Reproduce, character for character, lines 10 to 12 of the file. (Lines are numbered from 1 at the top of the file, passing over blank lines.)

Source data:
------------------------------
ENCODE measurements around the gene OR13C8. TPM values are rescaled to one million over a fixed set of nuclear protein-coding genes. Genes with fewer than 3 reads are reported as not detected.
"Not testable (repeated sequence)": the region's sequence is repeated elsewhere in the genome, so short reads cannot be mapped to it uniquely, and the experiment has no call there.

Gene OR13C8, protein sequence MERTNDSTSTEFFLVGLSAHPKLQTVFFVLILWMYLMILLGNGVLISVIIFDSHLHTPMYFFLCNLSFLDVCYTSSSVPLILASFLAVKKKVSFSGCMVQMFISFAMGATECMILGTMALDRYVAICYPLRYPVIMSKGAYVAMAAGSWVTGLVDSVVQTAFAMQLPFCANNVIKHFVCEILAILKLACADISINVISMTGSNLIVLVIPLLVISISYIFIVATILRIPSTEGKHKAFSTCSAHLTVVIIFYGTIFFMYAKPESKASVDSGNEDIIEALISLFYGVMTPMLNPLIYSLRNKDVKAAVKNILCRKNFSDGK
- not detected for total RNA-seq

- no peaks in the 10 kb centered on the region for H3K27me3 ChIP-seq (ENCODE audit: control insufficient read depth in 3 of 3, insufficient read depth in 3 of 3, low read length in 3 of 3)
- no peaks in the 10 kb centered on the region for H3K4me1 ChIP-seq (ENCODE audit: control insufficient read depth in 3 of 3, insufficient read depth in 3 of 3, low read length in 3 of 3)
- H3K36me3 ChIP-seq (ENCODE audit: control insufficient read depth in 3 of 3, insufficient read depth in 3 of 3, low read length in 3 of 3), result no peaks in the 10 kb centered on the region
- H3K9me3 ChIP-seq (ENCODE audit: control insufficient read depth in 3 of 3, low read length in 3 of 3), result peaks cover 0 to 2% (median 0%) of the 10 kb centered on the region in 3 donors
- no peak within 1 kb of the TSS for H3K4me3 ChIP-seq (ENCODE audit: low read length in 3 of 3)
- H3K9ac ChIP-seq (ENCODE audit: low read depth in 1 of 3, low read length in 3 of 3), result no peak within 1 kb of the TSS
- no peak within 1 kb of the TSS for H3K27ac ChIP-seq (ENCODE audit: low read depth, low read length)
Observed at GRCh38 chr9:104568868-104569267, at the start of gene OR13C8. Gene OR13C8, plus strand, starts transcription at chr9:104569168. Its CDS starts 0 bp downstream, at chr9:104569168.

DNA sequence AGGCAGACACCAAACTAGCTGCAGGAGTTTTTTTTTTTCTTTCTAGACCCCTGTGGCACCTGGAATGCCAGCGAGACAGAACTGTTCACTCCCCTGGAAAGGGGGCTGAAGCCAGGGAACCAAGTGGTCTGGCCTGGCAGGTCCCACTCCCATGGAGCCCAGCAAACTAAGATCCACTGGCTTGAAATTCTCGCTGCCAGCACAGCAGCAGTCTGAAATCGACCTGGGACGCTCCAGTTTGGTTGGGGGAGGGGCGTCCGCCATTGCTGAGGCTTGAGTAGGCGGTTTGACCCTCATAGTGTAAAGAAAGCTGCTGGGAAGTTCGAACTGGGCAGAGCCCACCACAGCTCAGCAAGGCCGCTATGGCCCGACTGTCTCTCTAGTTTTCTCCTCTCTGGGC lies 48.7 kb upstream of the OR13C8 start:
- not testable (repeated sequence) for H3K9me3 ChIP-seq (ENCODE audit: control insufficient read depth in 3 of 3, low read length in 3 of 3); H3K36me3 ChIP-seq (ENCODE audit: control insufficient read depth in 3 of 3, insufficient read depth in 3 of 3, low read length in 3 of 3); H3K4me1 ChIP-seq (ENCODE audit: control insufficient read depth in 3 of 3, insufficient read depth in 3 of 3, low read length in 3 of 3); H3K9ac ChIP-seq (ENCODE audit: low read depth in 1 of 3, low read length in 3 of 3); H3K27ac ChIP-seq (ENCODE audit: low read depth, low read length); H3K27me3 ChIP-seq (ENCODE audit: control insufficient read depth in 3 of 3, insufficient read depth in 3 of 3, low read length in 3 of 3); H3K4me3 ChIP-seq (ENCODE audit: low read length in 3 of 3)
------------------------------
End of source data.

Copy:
- H3K9ac ChIP-seq (ENCODE audit: low read depth in 1 of 3, low read length in 3 of 3), result no peak within 1 kb of the TSS
- no peak within 1 kb of the TSS for H3K27ac ChIP-seq (ENCODE audit: low read depth, low read length)
Observed at GRCh38 chr9:104568868-104569267, at the start of gene OR13C8. Gene OR13C8, plus strand, starts transcription at chr9:104569168. Its CDS starts 0 bp downstream, at chr9:104569168.